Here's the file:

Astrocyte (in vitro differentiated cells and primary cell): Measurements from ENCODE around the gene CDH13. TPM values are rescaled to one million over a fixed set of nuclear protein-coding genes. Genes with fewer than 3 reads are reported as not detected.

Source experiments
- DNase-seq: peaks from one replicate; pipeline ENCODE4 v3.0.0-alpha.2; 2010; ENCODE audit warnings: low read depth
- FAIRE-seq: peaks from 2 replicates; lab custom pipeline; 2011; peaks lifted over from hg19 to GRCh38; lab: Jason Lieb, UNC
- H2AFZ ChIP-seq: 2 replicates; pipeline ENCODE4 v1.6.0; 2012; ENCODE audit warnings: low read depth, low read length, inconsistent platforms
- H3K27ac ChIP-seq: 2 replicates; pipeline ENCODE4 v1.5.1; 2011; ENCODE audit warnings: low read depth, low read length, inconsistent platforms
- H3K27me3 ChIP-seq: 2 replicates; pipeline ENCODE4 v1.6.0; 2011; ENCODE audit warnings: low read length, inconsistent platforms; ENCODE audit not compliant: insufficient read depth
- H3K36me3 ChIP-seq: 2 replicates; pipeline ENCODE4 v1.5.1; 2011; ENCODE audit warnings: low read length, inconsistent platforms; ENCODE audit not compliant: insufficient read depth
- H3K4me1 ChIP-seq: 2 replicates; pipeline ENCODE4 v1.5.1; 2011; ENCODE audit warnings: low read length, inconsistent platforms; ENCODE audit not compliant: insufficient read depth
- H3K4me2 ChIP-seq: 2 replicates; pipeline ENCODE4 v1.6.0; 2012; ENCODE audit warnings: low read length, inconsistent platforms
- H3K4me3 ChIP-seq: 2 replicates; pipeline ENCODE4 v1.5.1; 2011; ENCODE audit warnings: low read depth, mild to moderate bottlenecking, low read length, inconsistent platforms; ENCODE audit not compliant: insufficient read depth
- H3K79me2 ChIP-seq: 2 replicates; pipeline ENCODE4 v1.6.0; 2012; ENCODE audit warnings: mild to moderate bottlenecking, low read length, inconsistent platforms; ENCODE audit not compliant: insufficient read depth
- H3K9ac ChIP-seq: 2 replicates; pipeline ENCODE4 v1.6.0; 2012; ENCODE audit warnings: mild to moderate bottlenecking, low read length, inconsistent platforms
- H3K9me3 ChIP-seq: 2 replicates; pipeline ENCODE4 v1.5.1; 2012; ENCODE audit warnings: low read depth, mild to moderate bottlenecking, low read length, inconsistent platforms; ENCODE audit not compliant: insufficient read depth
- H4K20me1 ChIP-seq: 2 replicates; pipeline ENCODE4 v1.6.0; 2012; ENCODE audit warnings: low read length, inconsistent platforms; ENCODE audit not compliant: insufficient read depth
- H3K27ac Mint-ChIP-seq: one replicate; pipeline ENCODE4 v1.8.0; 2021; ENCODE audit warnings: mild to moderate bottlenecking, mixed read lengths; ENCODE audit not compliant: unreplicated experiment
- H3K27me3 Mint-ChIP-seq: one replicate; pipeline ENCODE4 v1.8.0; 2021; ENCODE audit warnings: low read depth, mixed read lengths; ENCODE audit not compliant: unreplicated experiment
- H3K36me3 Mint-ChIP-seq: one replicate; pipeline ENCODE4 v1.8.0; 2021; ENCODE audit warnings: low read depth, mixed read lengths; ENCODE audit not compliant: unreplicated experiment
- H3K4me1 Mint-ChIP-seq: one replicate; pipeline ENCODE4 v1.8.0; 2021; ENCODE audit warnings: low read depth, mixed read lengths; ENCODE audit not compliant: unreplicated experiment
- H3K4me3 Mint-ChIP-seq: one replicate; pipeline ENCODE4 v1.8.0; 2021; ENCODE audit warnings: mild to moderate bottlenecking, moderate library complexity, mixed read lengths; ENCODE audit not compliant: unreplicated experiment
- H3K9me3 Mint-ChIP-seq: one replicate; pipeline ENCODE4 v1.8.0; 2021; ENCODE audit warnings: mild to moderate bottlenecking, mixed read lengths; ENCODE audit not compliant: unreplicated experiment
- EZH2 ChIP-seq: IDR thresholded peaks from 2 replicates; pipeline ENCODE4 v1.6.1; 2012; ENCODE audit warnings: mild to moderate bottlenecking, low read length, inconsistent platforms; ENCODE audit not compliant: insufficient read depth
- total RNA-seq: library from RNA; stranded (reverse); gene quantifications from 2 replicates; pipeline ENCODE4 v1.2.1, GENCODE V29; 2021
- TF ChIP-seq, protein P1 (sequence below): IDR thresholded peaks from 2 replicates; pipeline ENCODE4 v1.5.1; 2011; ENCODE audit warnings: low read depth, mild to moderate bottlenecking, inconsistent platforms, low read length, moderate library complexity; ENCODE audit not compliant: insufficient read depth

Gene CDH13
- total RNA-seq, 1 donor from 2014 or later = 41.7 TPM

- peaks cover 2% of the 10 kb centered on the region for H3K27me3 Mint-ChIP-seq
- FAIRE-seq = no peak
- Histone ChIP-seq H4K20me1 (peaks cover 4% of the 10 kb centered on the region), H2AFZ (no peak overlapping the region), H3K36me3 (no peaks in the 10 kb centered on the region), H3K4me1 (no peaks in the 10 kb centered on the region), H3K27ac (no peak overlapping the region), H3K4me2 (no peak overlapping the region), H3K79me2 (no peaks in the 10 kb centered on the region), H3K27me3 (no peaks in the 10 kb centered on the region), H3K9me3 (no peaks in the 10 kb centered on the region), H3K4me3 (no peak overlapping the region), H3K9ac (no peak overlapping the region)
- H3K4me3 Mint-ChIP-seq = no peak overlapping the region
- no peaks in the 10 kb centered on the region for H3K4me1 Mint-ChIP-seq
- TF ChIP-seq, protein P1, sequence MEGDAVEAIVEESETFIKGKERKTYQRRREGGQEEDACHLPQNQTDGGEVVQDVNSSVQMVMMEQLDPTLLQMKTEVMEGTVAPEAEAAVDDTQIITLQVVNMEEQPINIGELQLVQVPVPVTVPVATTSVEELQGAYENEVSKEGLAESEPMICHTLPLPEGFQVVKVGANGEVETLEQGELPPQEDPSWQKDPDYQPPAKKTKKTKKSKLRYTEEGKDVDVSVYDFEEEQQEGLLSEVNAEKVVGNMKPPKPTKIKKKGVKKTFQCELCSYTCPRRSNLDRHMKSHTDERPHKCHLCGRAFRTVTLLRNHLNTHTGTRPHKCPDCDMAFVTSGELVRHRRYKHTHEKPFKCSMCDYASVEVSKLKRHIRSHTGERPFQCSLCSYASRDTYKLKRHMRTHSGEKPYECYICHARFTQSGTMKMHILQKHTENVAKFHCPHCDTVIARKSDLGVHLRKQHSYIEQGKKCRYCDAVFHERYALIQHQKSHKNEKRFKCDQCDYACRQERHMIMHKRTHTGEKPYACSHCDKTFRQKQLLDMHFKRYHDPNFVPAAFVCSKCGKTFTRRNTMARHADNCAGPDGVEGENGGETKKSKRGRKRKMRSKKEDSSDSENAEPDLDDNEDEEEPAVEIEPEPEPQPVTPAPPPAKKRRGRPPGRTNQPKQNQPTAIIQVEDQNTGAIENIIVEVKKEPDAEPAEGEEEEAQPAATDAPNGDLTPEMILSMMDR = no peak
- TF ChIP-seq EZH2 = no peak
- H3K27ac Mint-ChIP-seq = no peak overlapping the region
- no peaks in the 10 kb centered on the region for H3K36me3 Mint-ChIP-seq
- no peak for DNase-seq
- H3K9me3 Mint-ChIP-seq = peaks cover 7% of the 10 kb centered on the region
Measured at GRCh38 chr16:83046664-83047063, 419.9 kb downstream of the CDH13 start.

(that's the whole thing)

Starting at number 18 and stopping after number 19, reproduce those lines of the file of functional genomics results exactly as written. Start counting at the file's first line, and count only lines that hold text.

- H3K36me3 Mint-ChIP-seq: one replicate; pipeline ENCODE4 v1.8.0; 2021; ENCODE audit warnings: low read depth, mixed read lengths; ENCODE audit not compliant: unreplicated experiment
- H3K4me1 Mint-ChIP-seq: one replicate; pipeline ENCODE4 v1.8.0; 2021; ENCODE audit warnings: low read depth, mixed read lengths; ENCODE audit not compliant: unreplicated experiment